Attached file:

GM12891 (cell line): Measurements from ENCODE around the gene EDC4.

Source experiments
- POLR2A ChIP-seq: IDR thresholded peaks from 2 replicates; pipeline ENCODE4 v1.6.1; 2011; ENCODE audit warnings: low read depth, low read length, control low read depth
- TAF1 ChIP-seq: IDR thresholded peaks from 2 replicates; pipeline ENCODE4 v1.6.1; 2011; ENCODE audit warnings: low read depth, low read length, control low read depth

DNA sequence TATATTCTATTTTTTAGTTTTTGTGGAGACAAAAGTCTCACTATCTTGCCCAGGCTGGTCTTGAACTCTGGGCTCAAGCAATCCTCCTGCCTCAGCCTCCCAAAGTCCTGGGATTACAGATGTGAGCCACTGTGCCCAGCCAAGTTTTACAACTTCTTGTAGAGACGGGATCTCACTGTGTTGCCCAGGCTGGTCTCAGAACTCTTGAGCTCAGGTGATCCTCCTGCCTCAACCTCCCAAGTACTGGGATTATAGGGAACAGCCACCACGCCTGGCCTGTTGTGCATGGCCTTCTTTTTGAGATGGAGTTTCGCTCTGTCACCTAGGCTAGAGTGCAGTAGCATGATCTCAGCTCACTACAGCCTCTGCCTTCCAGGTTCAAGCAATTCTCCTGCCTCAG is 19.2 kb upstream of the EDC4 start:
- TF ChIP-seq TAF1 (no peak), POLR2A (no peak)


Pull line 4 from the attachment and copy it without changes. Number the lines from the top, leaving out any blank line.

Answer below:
- TAF1 ChIP-seq: IDR thresholded peaks from 2 replicates; pipeline ENCODE4 v1.6.1; 2011; ENCODE audit warnings: low read depth, low read length, control low read depth